3. Give support so they can learn.

Consider the example of potty learning. You're very involved at first. She gradually takes more of the responsibility, and eventually she’s doing it all by herself. The same principle holds for learning to say Thank You, taking turns, remembering her belongings, feeding her pet, doing homework, and most everything else you can think of. Routines provide the “scaffolding” for your child to learn basic skills, just as scaffolding provides structure for a building to take shape. You might be mad that she forgot her jacket again, but yelling won't help her remember. "Scaffolding" will.

4. Connect before you correct

Connect before you correct, and stay connected, even while you guide, to awaken your child’s desire to be his best self. Remember that children misbehave when they feel bad about themselves and disconnected from us.

  • Make loving eye contact: "It sounds like you're really upset about X."
  • Put your hand on her shoulder: "It seems like maybe you're scared to tell me about the cookie."
  • Stoop down to her level and look her in the eye: "It looks like you're really mad ... I'm listening. Tell me in words."
  • Pick her up: "Nothing's going right for you today, is it?"

5. Set limits -- but set them with empathy.

Of course you need to insist on some rules. But you can also acknowledge her perspective. When kids feel understood, they're more able to accept our limits. If possible, give a choice or a redirection about what the child CAN do to meet her needs or solve her problem.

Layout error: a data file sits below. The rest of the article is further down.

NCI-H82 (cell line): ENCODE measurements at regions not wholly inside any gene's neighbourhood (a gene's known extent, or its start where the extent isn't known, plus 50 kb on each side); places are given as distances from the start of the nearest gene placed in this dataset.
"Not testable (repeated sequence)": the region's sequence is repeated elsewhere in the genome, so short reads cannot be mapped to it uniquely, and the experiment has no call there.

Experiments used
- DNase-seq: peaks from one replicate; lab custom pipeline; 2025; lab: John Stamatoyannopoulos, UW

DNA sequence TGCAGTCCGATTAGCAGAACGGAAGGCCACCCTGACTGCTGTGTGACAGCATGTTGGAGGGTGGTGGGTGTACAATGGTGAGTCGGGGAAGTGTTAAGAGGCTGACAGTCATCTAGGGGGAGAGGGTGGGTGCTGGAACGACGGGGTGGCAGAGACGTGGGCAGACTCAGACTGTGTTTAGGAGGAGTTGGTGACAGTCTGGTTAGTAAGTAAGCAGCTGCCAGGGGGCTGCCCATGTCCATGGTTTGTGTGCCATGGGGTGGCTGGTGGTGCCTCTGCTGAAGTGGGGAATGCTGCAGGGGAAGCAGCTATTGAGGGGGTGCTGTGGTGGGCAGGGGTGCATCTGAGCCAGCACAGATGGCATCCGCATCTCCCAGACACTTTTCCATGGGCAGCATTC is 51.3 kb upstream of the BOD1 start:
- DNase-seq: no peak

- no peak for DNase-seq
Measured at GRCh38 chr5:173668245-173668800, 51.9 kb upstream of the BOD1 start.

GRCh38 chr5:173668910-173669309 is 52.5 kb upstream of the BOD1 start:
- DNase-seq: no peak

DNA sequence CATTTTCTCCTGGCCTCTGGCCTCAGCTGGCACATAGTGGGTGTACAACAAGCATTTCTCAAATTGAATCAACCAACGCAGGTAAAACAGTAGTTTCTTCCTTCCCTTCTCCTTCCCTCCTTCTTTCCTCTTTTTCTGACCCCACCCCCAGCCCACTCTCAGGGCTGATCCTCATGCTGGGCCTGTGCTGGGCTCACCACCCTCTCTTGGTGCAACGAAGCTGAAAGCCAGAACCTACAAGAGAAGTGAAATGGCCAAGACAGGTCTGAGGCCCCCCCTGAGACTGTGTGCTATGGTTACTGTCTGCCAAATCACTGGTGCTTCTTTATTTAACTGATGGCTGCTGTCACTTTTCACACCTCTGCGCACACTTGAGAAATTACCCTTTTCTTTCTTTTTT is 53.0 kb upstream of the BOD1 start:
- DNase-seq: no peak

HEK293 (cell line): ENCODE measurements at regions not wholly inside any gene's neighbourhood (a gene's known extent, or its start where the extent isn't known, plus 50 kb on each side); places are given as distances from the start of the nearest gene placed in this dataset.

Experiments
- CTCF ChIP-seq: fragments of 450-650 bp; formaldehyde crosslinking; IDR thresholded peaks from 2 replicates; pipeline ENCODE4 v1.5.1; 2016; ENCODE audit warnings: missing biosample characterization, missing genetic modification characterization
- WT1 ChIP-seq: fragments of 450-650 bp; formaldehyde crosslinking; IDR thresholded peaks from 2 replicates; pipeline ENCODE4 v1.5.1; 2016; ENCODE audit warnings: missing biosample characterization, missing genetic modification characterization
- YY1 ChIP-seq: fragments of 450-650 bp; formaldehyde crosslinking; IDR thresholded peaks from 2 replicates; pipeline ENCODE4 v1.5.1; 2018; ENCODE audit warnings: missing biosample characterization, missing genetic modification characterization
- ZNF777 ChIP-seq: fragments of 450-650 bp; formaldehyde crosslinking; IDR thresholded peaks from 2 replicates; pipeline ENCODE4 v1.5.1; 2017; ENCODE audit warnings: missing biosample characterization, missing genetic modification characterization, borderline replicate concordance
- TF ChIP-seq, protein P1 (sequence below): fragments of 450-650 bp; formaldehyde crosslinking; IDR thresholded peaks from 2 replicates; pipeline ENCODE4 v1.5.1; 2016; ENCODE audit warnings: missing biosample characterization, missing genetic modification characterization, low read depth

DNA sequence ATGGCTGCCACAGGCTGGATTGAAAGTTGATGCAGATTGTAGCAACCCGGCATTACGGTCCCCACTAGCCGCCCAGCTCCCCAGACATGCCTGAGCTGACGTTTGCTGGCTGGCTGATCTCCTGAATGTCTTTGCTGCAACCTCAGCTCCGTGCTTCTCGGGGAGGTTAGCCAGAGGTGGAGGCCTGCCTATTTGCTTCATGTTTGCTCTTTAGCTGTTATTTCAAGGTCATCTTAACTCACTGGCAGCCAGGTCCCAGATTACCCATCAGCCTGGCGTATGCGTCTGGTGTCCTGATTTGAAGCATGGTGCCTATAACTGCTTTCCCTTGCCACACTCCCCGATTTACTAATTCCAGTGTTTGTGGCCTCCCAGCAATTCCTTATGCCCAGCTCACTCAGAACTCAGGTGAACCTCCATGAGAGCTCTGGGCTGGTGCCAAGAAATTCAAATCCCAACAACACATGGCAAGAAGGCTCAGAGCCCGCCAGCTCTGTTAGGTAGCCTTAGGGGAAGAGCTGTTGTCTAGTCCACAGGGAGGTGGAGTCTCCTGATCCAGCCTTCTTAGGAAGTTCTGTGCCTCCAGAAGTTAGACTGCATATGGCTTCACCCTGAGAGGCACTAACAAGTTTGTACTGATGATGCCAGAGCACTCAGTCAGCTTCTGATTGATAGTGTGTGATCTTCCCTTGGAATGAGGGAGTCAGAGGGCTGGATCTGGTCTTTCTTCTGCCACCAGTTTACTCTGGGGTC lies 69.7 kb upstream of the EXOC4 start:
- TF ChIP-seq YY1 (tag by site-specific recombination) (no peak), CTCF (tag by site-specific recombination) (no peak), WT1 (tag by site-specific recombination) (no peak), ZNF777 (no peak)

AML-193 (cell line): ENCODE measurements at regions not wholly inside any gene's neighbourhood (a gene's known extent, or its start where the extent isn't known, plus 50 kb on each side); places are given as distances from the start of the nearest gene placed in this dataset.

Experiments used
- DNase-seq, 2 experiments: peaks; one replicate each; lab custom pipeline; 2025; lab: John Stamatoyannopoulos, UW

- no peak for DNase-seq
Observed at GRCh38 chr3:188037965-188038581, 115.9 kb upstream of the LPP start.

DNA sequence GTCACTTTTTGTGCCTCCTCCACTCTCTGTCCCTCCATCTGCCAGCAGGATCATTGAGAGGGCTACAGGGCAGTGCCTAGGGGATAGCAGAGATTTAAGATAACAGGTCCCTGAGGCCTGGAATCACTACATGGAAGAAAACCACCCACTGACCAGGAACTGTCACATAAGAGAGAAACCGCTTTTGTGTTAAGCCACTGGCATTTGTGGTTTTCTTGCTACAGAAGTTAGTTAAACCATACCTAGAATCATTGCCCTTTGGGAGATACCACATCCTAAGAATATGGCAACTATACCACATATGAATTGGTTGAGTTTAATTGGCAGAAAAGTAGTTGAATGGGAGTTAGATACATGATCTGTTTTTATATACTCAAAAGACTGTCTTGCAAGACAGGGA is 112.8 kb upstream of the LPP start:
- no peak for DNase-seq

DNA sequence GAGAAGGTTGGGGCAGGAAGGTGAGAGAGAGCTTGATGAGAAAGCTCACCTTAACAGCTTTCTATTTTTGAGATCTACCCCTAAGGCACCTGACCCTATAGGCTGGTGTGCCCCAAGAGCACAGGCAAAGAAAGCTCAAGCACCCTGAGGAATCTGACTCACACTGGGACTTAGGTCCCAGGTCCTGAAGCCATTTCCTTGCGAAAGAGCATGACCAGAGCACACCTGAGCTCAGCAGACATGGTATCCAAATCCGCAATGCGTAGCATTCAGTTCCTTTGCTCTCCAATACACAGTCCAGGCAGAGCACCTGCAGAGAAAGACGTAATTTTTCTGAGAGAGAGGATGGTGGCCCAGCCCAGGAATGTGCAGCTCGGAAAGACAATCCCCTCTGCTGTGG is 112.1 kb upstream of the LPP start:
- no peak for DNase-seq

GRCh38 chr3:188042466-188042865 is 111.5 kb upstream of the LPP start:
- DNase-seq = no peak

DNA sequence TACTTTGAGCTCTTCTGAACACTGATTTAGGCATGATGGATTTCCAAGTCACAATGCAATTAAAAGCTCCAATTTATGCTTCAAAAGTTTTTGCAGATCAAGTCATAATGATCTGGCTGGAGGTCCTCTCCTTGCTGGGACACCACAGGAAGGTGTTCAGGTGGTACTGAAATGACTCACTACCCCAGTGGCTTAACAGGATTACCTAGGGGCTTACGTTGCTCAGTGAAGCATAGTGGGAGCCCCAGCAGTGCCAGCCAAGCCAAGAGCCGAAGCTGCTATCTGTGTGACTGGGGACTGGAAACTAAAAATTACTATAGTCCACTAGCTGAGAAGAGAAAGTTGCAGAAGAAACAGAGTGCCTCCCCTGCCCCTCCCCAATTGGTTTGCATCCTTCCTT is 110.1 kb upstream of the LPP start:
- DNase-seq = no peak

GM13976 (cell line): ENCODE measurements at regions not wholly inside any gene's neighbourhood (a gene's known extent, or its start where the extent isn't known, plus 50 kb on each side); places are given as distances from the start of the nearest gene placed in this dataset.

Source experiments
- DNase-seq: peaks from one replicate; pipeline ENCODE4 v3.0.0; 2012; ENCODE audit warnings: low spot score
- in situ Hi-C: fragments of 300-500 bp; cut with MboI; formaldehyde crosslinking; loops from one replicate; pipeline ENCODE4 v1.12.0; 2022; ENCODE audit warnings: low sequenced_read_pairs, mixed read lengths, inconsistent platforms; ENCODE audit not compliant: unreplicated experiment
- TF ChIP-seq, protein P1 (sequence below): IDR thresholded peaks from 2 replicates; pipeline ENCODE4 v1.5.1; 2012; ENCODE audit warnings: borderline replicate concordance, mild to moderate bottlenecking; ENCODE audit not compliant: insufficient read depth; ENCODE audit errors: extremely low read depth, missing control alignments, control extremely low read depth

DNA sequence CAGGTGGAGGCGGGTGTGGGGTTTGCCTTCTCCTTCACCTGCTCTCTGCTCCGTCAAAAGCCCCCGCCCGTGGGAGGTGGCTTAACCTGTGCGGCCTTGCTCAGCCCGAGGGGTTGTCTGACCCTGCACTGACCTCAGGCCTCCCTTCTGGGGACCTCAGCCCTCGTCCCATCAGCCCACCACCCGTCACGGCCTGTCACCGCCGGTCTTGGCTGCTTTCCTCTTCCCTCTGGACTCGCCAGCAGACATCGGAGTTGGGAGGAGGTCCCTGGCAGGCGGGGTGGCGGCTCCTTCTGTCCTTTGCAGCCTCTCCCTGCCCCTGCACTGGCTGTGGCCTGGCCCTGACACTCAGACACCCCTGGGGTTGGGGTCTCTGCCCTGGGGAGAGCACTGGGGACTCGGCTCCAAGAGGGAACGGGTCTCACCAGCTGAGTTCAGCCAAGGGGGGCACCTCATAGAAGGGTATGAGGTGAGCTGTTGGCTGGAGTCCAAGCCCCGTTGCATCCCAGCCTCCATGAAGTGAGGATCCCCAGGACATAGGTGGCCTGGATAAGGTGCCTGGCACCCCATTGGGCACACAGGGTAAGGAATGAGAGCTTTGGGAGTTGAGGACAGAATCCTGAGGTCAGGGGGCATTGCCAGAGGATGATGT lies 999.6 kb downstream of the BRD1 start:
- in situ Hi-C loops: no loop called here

• "It looks like you wanted your sister to move, so you pushed her. No pushing; pushing hurts. Tell her: 'Move please!'"
  • "No biting! You’re very very mad and hurt! Tell your brother -- in words."
  • "You wish you could play longer... it's hard to stop playing and get ready for bed. Let's go..."
  • "No throwing the ball in the house. You can take the ball outside, or you can throw stuffed animals inside."

6. Teach kids to repair.

Begin with the early lesson that we all clean up our own messes, by matter-of-factly grabbing paper towels and helping your child clean up his spilled milk, with no blame and no shame. As he gets a bit older, suggest that once he calms down, he can find a way to make up with his sister after a fight: would she like a hug? a drawing? to play a game? Resist shaming, and model repair and apologizing. You'll find him following in your footsteps.

7. Remember that all “misbehavior” is an expression, however misguided, of a legitimate need.

He has a reason, even if you don't think it's a good one. His behavior is terrible? He must feel terrible inside. Does he need more sleep, more connection with you, more downtime, more chance to cry and release those upsetting emotions we all store up? Address the underlying need and you eliminate the misbehavior.

8. Say YES.

Kids will do almost anything we request if we make the request with a loving heart. Find a way to say YES instead of NO even while you set your limit.


"YES, it's time to clean up, and YES I will help you and YES we can leave your tower up and YES you can growl about it and YES if we hurry we can read an extra story and YES we can make this fun and YES I adore you and YES how did I get so lucky to be your parent? YES!"